• We have experienced years of budgetary restrictions. As recently as 2011, our budget was €350m. This has reduced significantly. These restrictions have brought efficiencies which are welcome but service levels have been impacted and the Council has been forced to adopt a budget deficit. It is possible to ride these storms on a temporary basis but not permanently. Compares it to road resurfacing.
  • The LPT variation is applied on the gross amount. So it is a very significant reduction.
  • The report issued shows that the impact on householders individually is very small.
  • A 5% reduction reduces the annual household bill by €16 for a house of the value of that of 79% of all houses in the county.
  • The benefits of reducing LPT by only 5% last year have been very positive.
  • We ask the Members not to make any change in the LPT rate. Even if a zero change is made, we are still likely to be presenting a deficit budget in a few weeks time.

Cllr K Murphy (FG): Thanks for the reports. FG intends to vote for a zero variation – stick with the base rate. Thinks it’s a no-brainer. The savings from any kind of a LPT reduction to the householder are minimal. Everything that comes into the Council comes back into planned maintenance. The deficit budget we have been experiencing over the past few years will impact on services. We are also being impacted by the global revaluations. We were compensated for these last year but are bearing the full brunt of the €1.3m loss this year. Those who have high valuations on their properties will benefit more from LPT reduction than those who have lower value properties and can less afford it. Thinks we should give back better insulation, etc. to all those houses. Thinks we need to return core services to the people. If we don’t pass back the maximum amount to the Council, we’re doing our constituents a disservice.

Cllr O’Flynn (FF): Thanks Lorraine and Declan for support. With an equalisation fund of 20%, we in Cork County are losing out. There is €8.12m taken off what is gathered in the county through LPT. There is a big drop this year from €2.9 to €8.4 going towards the pension fund. We as councillors are elected to provide services for the people we represent. We can only do this if we have the finances. It is the government responsibility to provide this funding. This government has cut budgets to local authorities over the past number of years. The only sources of income we have are LPT, commercial rates, rents, etc. Recognises the benefits of the decision taken last year. Will ask for a 5% reduction again this year. There are hard-pressed householders who shouldn’t see any increase in their property tax bills.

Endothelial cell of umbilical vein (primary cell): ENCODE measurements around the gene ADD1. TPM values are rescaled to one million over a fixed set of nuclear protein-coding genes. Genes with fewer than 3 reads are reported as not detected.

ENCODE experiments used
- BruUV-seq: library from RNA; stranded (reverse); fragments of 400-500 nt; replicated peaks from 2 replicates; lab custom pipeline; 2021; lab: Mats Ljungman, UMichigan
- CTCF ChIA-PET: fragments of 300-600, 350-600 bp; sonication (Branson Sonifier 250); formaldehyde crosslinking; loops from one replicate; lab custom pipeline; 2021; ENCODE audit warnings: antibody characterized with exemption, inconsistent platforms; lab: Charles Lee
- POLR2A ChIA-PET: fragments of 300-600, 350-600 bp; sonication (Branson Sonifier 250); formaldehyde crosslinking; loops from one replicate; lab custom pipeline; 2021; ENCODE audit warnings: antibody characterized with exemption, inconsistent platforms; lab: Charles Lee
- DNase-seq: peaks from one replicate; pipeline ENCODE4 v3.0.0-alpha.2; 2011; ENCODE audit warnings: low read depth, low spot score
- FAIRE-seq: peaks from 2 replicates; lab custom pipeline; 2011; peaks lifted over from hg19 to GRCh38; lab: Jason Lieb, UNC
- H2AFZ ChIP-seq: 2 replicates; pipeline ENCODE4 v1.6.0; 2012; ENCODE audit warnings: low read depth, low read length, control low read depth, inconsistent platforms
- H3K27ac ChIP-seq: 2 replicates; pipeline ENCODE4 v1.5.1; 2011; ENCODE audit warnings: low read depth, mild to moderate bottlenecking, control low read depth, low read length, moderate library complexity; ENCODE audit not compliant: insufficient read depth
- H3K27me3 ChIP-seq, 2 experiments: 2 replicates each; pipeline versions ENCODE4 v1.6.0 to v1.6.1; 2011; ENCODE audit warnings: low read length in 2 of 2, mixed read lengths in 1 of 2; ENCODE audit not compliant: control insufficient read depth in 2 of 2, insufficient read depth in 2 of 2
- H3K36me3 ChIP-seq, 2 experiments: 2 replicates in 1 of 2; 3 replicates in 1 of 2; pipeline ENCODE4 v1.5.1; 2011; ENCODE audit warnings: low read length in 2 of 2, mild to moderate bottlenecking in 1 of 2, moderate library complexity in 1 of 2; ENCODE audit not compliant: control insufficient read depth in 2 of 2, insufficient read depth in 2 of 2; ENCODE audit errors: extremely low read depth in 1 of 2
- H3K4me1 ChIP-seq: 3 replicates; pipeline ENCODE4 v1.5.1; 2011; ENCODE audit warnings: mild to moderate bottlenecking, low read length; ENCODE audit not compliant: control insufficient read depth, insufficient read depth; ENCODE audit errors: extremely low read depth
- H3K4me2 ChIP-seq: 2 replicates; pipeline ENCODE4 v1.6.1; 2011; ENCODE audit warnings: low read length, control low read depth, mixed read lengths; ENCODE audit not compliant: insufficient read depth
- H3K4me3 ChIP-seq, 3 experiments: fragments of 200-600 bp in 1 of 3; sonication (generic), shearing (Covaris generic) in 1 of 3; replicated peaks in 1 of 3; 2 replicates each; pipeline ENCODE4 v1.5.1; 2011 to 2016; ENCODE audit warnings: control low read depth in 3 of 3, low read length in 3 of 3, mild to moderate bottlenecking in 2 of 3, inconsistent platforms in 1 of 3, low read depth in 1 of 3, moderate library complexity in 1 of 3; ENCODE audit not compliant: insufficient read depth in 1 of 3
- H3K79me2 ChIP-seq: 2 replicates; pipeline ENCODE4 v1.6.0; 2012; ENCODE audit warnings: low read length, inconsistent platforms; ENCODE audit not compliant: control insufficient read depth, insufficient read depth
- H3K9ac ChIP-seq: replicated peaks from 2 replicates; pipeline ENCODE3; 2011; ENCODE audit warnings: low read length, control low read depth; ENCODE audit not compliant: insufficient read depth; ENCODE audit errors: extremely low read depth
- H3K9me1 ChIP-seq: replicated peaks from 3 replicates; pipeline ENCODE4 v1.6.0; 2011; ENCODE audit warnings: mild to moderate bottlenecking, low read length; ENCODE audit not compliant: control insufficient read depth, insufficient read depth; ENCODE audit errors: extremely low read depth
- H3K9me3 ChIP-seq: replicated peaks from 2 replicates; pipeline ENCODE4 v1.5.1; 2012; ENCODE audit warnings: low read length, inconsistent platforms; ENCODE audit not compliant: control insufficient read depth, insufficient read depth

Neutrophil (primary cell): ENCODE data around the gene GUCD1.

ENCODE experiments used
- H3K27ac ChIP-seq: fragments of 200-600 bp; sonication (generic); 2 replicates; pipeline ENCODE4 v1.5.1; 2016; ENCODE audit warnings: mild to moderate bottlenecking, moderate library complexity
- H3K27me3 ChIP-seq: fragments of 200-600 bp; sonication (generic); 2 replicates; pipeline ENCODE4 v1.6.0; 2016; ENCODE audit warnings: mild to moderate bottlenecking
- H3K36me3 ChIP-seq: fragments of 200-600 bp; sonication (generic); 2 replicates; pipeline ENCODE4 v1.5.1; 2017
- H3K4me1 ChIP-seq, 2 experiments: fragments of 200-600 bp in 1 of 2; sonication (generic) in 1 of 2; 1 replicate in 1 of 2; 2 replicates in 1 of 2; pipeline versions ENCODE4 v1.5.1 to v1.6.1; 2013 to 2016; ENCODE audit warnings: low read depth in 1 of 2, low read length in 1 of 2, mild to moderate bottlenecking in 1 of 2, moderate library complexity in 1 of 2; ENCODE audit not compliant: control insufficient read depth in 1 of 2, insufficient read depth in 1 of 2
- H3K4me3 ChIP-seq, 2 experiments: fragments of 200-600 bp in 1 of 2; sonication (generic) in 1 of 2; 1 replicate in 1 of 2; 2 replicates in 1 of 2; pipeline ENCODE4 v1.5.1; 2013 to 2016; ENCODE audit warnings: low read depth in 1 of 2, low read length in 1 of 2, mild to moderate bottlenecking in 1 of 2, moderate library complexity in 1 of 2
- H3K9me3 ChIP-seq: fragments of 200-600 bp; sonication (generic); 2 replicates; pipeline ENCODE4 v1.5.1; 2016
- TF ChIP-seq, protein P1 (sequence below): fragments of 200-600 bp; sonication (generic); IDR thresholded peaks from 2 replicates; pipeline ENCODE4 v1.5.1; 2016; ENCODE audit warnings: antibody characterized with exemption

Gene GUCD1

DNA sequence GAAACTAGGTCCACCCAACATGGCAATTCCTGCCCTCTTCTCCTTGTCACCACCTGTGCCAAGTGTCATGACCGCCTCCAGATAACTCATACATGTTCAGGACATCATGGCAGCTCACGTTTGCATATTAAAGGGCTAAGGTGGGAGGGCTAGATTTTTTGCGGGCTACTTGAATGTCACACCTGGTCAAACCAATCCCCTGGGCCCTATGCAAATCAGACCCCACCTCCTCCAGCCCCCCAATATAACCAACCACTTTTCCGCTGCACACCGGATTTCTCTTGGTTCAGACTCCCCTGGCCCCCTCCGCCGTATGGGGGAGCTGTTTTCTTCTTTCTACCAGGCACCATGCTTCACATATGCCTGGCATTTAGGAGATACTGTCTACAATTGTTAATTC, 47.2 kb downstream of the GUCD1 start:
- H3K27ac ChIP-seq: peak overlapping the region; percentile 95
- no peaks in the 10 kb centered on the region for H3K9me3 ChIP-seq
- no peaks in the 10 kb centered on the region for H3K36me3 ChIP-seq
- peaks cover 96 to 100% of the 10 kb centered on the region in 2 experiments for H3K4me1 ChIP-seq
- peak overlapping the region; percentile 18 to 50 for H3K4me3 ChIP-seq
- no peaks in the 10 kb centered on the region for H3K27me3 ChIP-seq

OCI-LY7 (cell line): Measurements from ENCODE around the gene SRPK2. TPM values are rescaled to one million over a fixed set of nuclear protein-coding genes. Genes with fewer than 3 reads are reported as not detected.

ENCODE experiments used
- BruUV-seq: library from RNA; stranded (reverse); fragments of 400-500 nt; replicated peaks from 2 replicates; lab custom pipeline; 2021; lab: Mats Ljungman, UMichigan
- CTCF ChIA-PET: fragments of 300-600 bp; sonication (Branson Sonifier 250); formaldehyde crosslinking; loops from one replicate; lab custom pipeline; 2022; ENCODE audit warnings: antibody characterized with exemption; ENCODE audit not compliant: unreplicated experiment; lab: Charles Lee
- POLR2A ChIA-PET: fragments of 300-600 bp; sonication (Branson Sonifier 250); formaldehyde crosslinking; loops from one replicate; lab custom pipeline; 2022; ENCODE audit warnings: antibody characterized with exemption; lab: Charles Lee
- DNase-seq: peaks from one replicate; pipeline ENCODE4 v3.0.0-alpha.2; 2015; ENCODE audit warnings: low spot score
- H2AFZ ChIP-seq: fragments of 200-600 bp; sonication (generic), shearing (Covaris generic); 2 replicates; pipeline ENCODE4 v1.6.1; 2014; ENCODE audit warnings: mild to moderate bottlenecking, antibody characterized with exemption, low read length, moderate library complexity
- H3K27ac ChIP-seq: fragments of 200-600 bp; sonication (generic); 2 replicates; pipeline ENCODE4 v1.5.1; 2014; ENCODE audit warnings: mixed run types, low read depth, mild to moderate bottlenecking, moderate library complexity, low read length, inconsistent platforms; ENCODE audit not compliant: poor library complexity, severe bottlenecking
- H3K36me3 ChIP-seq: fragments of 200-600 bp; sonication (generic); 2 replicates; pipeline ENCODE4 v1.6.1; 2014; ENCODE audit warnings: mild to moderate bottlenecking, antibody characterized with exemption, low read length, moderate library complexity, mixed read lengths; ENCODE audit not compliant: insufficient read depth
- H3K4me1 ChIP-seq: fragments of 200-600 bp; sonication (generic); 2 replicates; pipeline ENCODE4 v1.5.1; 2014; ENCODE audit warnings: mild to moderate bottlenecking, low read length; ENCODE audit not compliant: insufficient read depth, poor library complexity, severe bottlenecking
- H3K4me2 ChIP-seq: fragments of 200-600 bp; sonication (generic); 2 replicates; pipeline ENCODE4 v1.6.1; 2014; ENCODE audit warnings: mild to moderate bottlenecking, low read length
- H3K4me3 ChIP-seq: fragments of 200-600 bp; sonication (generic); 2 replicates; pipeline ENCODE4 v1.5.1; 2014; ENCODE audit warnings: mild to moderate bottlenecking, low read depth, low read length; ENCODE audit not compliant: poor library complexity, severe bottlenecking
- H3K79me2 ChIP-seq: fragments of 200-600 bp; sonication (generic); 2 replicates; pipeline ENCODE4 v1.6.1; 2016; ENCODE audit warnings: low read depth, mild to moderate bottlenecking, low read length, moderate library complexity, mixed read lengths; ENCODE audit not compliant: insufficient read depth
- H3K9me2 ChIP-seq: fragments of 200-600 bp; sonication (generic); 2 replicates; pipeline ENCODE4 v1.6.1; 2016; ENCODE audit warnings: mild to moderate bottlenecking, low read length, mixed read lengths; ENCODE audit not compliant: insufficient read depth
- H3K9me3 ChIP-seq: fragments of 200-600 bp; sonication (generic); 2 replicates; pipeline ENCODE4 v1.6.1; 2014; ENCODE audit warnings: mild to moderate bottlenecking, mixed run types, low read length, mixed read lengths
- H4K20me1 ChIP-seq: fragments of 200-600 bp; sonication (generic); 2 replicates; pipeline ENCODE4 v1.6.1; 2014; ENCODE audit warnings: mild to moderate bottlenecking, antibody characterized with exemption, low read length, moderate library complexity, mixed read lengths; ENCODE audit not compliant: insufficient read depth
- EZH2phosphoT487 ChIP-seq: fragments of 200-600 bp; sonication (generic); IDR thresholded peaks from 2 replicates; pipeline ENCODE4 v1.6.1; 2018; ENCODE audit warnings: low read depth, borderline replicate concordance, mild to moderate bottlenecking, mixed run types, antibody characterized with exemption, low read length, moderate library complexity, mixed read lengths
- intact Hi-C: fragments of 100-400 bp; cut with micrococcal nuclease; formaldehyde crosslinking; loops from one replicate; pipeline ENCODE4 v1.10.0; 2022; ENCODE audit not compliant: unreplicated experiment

Cllr Hurley (Ind): We have debated and discussed this over the weekend and have reached a conclusion but we will wait until the debate takes place to state our position.

Cllr O’Grady (SF): We’re calling for a 15% reduction in LPT for 2017. The so-called LPT is an unjust and regressive tax which takes no account of income, is not local because its collected by the revenue commissioners and put into central government funds to keep councils barely afloat. If it were a local tax it would be collected locally so that funds could be used to service the local community. SF’s position on this has remained consistent since its introduction. We would abolish it for a tax on high earners. This position is consistent and follows through on a commitment to our constituents that we will continue to reduce LPT by 15% until it is abolished. Families expected an increase in services from the LPT. They were sold a pup. The truth is that people are not getting extra services from paying this tax. They are struggling to pay and not seeing any real benefit. The fund was taken to pay Irish Water for the first year. We are putting €6m back into the local economy, not taking €6m from the LA budget.

Cllr Rasmussen (Lab): This is a difficult time of year because we’re under a certain amount of pressure from both sides. We spend a great deal of time complaining that we don’t have services. The stark reality is that while it is important to give back something to the people, €16 per year is very small. You can argue that when coupled with other income tax breaks it might be €40-50. We are trying to find a balance between services and household budgets. Will wait and see what other Members are doing but would like to see a cut of some small percentage.